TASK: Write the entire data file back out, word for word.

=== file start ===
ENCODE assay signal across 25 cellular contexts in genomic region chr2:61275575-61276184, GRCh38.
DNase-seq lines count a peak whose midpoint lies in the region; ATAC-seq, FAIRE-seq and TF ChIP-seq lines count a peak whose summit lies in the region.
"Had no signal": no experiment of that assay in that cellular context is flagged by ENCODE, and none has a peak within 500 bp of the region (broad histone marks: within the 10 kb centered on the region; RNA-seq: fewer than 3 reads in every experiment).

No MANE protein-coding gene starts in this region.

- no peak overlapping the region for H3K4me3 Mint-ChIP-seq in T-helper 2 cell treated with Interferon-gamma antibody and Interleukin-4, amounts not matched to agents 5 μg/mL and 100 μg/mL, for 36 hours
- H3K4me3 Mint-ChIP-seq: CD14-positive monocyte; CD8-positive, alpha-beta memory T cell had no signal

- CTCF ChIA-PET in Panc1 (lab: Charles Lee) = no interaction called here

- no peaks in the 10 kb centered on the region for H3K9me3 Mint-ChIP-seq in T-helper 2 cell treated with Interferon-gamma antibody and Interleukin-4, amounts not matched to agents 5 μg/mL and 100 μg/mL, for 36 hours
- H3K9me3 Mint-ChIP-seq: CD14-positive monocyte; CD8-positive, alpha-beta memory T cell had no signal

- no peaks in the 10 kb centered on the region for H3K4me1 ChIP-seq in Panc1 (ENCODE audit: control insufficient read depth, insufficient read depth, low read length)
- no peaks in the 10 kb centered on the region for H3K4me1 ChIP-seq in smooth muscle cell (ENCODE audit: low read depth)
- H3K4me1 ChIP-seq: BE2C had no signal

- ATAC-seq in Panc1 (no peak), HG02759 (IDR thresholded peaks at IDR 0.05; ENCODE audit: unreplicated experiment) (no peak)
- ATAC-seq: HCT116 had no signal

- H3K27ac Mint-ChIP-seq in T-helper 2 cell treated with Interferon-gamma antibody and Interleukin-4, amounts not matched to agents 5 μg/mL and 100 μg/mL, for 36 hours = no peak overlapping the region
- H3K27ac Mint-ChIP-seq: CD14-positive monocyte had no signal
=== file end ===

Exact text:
ENCODE assay signal across 25 cellular contexts in genomic region chr2:61275575-61276184, GRCh38.
DNase-seq lines count a peak whose midpoint lies in the region; ATAC-seq, FAIRE-seq and TF ChIP-seq lines count a peak whose summit lies in the region.
"Had no signal": no experiment of that assay in that cellular context is flagged by ENCODE, and none has a peak within 500 bp of the region (broad histone marks: within the 10 kb centered on the region; RNA-seq: fewer than 3 reads in every experiment).

No MANE protein-coding gene starts in this region.

- no peak overlapping the region for H3K4me3 Mint-ChIP-seq in T-helper 2 cell treated with Interferon-gamma antibody and Interleukin-4, amounts not matched to agents 5 μg/mL and 100 μg/mL, for 36 hours
- H3K4me3 Mint-ChIP-seq: CD14-positive monocyte; CD8-positive, alpha-beta memory T cell had no signal

- CTCF ChIA-PET in Panc1 (lab: Charles Lee) = no interaction called here

- no peaks in the 10 kb centered on the region for H3K9me3 Mint-ChIP-seq in T-helper 2 cell treated with Interferon-gamma antibody and Interleukin-4, amounts not matched to agents 5 μg/mL and 100 μg/mL, for 36 hours
- H3K9me3 Mint-ChIP-seq: CD14-positive monocyte; CD8-positive, alpha-beta memory T cell had no signal

- no peaks in the 10 kb centered on the region for H3K4me1 ChIP-seq in Panc1 (ENCODE audit: control insufficient read depth, insufficient read depth, low read length)
- no peaks in the 10 kb centered on the region for H3K4me1 ChIP-seq in smooth muscle cell (ENCODE audit: low read depth)
- H3K4me1 ChIP-seq: BE2C had no signal

- ATAC-seq in Panc1 (no peak), HG02759 (IDR thresholded peaks at IDR 0.05; ENCODE audit: unreplicated experiment) (no peak)
- ATAC-seq: HCT116 had no signal

- H3K27ac Mint-ChIP-seq in T-helper 2 cell treated with Interferon-gamma antibody and Interleukin-4, amounts not matched to agents 5 μg/mL and 100 μg/mL, for 36 hours = no peak overlapping the region
- H3K27ac Mint-ChIP-seq: CD14-positive monocyte had no signal